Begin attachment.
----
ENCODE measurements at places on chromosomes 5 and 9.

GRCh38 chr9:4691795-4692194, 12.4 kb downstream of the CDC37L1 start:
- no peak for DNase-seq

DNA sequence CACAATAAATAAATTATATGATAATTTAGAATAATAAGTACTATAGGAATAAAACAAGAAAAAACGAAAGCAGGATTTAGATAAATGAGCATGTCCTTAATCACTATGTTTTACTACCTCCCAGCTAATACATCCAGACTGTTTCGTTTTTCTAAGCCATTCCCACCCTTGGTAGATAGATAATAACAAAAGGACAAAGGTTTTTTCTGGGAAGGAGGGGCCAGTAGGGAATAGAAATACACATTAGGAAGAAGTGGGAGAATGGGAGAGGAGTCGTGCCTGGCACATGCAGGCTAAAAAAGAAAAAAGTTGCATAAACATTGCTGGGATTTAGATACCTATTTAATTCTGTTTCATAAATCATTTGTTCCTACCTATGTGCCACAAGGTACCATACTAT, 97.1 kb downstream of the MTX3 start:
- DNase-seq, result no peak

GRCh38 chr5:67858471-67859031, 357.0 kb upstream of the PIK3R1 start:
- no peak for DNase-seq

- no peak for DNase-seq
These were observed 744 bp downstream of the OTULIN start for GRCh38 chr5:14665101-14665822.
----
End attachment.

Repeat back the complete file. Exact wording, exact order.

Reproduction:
ENCODE measurements at places on chromosomes 5 and 9.

GRCh38 chr9:4691795-4692194, 12.4 kb downstream of the CDC37L1 start:
- no peak for DNase-seq

DNA sequence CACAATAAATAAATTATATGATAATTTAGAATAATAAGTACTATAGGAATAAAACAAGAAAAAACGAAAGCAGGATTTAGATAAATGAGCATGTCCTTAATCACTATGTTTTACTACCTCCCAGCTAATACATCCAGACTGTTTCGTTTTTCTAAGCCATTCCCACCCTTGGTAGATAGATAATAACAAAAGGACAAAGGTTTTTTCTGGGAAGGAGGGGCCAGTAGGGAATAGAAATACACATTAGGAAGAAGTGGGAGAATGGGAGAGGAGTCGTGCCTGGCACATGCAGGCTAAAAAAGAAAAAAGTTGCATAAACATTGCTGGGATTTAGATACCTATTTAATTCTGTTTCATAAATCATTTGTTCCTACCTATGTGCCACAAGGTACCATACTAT, 97.1 kb downstream of the MTX3 start:
- DNase-seq, result no peak

GRCh38 chr5:67858471-67859031, 357.0 kb upstream of the PIK3R1 start:
- no peak for DNase-seq

- no peak for DNase-seq
These were observed 744 bp downstream of the OTULIN start for GRCh38 chr5:14665101-14665822.